Introduced with Continuum 2019.5 BCC Particle Illusion Dissolve is a dissolve-style transition filter that includes the full Particle Illusion engine for a colossal variety of new looks. Particle Illusion is a 2D, sprite (image) based particle effect system that is preset driven, easy to use, and powerful. Particle Illusion Dissolve automatically animates the opacity of the particles up/down over the course of the transition while the background progressively dissolves between the outgoing and incoming clips.
Presets and Common Controls
BCC filters come with a library of factory installed presets plus the ability to create your own custom presets and preview them with the BCC FX Browser™.
BCC filters also include common controls that configure global effect preferences and other host-specific effect settings.
For more information about working with presets and other common controls, Click Here.
Layer to Reveal: This layer selection popup is not relevant when you have applied the filter as a true NLE-style transition and it will be hidden or disabled in that context. When applied as a normal “effect” as opposed to a transition, however, this menu is used to select the “Incoming” or “Reveal” layer for the transition.
Animation: Menu controlling what drives the animation of the transition.
- Auto – automatically generates a transition based on the transition length (when used as a transition) or the clip length (when used as a filter).
- Percent Done – requires the user to set keyframes to control the transition progression. Can be useful in customizing the exact timing of the transition or when applying the filter as a stylized effect as opposed to a direct NLE-style transition.
Percent Done: Disabled/Hidden by default. When the Animation menu is changed to Percent Done then this slider can be manually keyframed to control the transition progression.
A Brief Primer on Particle Effects
If you’ve not used particle effects before, or if you’re new to Particle Illusion — often referred to as “PI” in these docs — a quick look at the terminology will be helpful in understanding the rest of the documentation and tutorials.
Particles: Particles are the visible entities in Particle Illusion. You have no direct control over individual particles; once they are “born” they behave based on the values set in their Particle Type. Particles use images for their appearance.
Particle Type: A particle type is the collection of properties that determine how particles of this type look and behave. A particle type consists of an image (or images), a color gradient, and various properties such as velocity, size, weight, etc.
Emitters: An emitter is not visible, but is the object that creates particles. Emitters come in 4 shapes types: point, line, ellipse (circle), and area. An emitter contains one or more particle types, and “global” duplicates of many of the particle type properties (velocity, size, etc.). Emitters, unlike particles, can be directly controlled and moved over time.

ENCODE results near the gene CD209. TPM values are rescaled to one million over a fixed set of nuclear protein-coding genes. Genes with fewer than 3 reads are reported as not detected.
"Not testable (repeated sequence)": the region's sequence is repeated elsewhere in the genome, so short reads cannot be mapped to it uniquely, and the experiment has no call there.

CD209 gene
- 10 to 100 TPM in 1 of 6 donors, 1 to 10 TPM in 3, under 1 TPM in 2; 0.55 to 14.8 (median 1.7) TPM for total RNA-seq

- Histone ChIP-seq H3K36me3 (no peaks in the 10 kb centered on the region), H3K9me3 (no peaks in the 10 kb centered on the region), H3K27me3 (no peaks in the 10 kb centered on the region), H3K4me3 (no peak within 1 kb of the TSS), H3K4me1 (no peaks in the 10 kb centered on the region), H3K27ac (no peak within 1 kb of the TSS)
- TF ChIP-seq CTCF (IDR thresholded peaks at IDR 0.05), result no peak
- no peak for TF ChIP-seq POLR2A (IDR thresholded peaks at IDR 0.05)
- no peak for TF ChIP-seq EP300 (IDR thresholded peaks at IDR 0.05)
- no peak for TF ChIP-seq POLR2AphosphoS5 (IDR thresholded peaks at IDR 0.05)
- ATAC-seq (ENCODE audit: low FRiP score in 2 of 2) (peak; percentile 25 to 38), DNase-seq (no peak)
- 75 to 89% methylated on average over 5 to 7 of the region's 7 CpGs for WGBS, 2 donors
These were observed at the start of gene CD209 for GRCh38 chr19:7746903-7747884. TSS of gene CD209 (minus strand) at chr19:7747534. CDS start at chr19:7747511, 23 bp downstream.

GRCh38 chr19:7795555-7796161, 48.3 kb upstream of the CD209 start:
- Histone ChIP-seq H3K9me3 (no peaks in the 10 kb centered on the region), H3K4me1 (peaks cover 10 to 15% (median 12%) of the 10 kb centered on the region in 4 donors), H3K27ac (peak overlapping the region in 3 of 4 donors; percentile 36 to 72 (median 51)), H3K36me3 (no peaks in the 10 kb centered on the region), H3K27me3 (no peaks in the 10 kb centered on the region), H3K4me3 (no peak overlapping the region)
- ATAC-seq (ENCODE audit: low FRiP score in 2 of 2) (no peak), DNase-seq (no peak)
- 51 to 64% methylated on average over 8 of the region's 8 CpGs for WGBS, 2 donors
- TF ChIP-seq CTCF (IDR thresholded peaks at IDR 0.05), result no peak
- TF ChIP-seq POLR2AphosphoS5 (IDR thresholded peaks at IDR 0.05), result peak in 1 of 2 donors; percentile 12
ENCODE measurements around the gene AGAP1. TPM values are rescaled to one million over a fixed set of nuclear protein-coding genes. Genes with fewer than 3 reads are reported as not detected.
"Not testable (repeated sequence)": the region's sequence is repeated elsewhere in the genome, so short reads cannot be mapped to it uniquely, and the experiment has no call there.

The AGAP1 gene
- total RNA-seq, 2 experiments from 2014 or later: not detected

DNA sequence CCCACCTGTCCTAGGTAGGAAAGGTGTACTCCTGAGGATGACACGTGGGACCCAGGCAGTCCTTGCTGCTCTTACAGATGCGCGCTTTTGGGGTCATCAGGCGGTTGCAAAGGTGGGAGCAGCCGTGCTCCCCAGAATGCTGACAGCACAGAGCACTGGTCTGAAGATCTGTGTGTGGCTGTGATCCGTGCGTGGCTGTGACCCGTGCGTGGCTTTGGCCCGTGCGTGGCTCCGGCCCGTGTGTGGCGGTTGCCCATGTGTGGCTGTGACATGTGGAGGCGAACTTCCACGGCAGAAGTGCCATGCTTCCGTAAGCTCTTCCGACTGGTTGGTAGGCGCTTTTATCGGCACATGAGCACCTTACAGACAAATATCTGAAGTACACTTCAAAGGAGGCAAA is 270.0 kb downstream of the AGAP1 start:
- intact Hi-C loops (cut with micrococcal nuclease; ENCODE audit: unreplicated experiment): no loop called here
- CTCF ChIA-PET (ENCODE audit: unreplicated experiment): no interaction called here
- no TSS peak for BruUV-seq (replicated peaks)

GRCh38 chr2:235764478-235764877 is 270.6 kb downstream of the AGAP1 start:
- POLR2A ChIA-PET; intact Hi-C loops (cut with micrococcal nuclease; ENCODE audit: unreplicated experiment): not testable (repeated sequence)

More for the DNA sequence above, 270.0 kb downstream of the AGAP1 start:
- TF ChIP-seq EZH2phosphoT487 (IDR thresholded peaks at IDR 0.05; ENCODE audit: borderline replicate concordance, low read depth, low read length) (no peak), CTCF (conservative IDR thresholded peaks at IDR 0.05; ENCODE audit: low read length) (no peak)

So an emitter is made up of particle types, and particle types are made from images, and particles are created by the emitter based on the properties of its particle types. In other words, an emitter creates particles which combine to form the visual effect.
A more complex type of emitter is a “super emitter”.
Super Emitters: This is a special type of emitter in Particle Illusion that does not create particles directly, but creates other emitters which in turn create the particles.
Free Emitters: The emitters that a super emitter creates. They are similar to particles in that you cannot directly control their position — once they are “born” they behave based on the properties of their Free Emitter Type.
Free Emitter Type: Like a Particle Type, this is the collection of properties that determine how the free emitters of this type will behave.
So a super emitter is made up of free emitter types and free emitters are created by the super emitter based on the properties of its free emitter type. Each free emitter type consists of particle types, and particles are created by each free emitter based on the properties of its particle type. In other words, a super emitter creates free emitters, which in turn create particles which combine to form the visual effect.
Emitter Library: a collection of emitter “presets” saved as a single file. This is not really important in Particle Illusion unless you want to copy or move libraries — to share them as an example. Note that once an emitter is added to a project it is completely independent of that library.
These Emitter Library emitters are the starting point for building new particle effects: the first step in building an animation is to add one or more emitters from the Emitter Library to your project.
Using Particle Illusion
Working with emitters in Particle Illusion Dissolve is exactly the same as working with emitters in the main Particle Illusion Plug in. The only difference here is the ability to animate those effects across a transition.
A detailed breakdown of the Particle Illusion UI and how to create and edit Particle Illusion emitters is available on the main Particle Illusion help page, which may be found here.